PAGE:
Independent Student Newspaper for the University of Texas at San Antonio

The Paisano

Independent Student Newspaper for the University of Texas at San Antonio

The Paisano

Independent Student Newspaper for the University of Texas at San Antonio

The Paisano

FAME program educates future medical students

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With the start of the fall semester, UTSA welcomed its second cohort of Facilitated Acceptance to Medical Education (FAME) students. The new group of 20 will follow in the footsteps of their older peers, who pioneered the FAME program during the fall semester of 2013.

“It is a privilege to be surrounded by students who are passionate about what they do,” said Lisa Michaels, a first-year FAME student. “We have a great dynamic, as if we’re all a giant puzzle and fit together perfectly.”

After years of planning, The University of Texas System adopted a Transformation in Medical Education (TIME) initiative, a multi-institutional plan within the University of Texas System that will integrate innovative educational programs for future physicians. In response to TIME’s mission for the development of “a program designed to increase the effectiveness of medical education while shortening its duration,” FAME was created through the partnership of UTSA and the Health Science Center in San Antonio (UTHSCSA).

“Applicants like the fact that they are guaranteed admission to UTHSCSA as long as they succeed in the academic and professional aspects of the program,” stated FAME Co-Director Dr. Hans Heidner. Students are expected to maintain a GPA of 3.5 or higher, demonstrate a competitive score on the Biological and Biochemical Foundations of Living Systems section of the MCAT and reflect the competencies taught indirectly through patient interactions, classroom lectures and contact with physician and medical school mentors.

FAME students will earn both a Bachelor of Science and a Doctor of Medicine degree in an abridged period of seven years, instead of the traditional eight. In order to shave off one year and still meet degree requirements for Texas graduates, FAME’s curriculum has been interwoven with core classes to form a functional degree plan.

For example, FAME students will take genetics as a team-taught course, in which a professor from the medical school will co-teach the class and supplement textbook material with real-life applications to medicine.

Dr. Hans Heidner explained that for FAME students, “Three courses typically taught over two semesters were redesigned in order to cover the same amount of material in a single semester.”

Despite taking two years worth of chemistry in their first year of college, FAME student performance has been above average, as measured by the American Chemical Society Standardized Exam.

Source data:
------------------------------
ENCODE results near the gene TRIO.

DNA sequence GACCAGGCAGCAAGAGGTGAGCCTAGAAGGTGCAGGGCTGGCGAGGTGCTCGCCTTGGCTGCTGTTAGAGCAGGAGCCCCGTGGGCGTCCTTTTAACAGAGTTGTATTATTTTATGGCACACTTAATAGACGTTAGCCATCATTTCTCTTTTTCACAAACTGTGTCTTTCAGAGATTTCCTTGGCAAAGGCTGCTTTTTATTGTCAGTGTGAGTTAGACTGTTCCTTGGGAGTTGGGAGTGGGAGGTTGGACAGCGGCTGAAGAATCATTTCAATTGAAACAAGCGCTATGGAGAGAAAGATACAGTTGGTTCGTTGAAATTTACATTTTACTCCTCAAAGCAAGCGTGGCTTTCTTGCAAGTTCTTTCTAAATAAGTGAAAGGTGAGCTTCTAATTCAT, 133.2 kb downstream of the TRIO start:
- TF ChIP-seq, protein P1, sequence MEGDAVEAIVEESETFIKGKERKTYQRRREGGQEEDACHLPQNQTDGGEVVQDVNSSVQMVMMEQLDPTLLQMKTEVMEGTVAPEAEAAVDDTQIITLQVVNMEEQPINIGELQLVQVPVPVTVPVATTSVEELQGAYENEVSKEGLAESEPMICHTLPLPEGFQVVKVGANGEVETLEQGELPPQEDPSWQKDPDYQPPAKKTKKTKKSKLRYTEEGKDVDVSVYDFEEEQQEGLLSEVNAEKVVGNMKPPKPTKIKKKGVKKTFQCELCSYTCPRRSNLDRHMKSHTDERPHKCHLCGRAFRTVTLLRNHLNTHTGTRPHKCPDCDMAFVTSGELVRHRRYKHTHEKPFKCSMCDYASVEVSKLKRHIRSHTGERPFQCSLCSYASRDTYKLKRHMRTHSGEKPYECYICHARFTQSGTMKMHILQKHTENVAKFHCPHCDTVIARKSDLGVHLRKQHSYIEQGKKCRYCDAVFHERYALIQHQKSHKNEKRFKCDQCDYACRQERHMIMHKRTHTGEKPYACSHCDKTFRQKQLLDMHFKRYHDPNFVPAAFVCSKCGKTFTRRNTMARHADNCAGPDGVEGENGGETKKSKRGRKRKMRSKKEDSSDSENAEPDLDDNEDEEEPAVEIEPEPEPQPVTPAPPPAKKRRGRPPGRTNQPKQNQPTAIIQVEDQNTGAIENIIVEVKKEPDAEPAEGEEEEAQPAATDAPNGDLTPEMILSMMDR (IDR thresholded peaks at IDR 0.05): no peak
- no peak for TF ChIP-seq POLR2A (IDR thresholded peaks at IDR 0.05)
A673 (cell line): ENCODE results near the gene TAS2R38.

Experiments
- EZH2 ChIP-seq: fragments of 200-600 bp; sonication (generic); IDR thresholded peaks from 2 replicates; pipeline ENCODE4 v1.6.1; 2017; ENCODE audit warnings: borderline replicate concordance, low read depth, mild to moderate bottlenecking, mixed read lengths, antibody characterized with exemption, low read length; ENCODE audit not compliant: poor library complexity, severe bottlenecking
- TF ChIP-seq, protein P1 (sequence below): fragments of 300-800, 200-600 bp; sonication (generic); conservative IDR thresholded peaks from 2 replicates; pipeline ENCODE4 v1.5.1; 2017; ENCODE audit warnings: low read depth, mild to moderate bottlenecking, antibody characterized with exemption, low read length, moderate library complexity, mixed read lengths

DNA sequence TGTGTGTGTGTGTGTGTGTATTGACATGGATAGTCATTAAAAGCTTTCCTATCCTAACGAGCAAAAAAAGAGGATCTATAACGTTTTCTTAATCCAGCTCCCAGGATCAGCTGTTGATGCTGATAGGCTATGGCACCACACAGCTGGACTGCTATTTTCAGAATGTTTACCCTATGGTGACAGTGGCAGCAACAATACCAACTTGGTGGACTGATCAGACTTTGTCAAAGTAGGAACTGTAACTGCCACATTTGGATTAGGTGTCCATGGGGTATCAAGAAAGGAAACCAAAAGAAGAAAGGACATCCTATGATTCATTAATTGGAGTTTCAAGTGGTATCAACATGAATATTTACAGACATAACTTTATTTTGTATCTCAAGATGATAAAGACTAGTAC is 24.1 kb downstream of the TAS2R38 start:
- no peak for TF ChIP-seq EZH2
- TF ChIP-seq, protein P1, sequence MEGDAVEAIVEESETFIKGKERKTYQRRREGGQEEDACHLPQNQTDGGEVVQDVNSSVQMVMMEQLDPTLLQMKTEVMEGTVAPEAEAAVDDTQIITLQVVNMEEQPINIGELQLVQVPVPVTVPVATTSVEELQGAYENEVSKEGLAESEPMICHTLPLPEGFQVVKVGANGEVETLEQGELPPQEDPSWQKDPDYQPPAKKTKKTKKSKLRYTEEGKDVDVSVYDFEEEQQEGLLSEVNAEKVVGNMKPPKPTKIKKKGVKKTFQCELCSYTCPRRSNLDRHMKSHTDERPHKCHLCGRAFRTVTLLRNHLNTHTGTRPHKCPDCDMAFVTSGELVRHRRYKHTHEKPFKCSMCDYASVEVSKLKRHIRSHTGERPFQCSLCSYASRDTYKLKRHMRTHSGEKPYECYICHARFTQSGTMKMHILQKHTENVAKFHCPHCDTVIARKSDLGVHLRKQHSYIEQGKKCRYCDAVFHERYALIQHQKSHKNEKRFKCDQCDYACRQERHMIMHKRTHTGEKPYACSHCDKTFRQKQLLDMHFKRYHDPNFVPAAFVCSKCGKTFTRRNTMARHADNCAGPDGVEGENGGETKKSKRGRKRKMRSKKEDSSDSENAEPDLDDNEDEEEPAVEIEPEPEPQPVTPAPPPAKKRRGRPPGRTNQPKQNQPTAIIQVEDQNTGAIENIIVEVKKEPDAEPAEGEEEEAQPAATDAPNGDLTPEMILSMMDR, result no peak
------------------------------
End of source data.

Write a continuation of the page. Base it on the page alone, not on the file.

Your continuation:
Though FAME students did not have the laboratory experience and the full year duration of the course, two FAME students scored above the 90th percentile on the exam.

“Faculty and administrators I’ve talked to are impressed with the FAME performance in both (general and organic chemistry) classes,” said Dr. George Negrete, FAME organic chemistry professor. “This has really been a demonstration of how much highly motivated students can learn.”

In addition to intensive study of the sciences, FAME students also focus on the humanitarian aspect of medicine — patient care.

“I’m learning about how I would act with a patient, the ethics in health, (along with) the basics of Biology. I’m learning how to be a doctor and all of that is priceless,” said Michaels. “I’ve entrusted part of my future with a great program that I can’t go wrong with.”

As full members of the Honors College, all FAME students will graduate with at least General Honors after taking 22 semester credit hours of Honors coursework.

“All of the FAME-specific courses count toward their Honors requirements,” explained Dr. Ann Eisenberg, associate dean of the Honors College. “(FAME students) are encouraged to take advantage of other opportunities as well.”

During the 2013 spring semester, FAME students expressed interest in college experiences that will contribute to their professional identity. Three FAME scholars are pursuing Leadership Honors by applying for the Leadership Challenge Program or the Archer Fellows Program, and several plan to graduate with Highest Honors by doing research.

“The first cohort of FAME Scholars has become so involved on campus that they have set the bar high for the new cohort. We are excited about the contributions they are making to UTSA and San Antonio,” stated Eisenberg.

“I don’t doubt that my FAME years will be some of the best in my life because of the myriad of phenomenal opportunities UTSA offers,” concluded Michaels.

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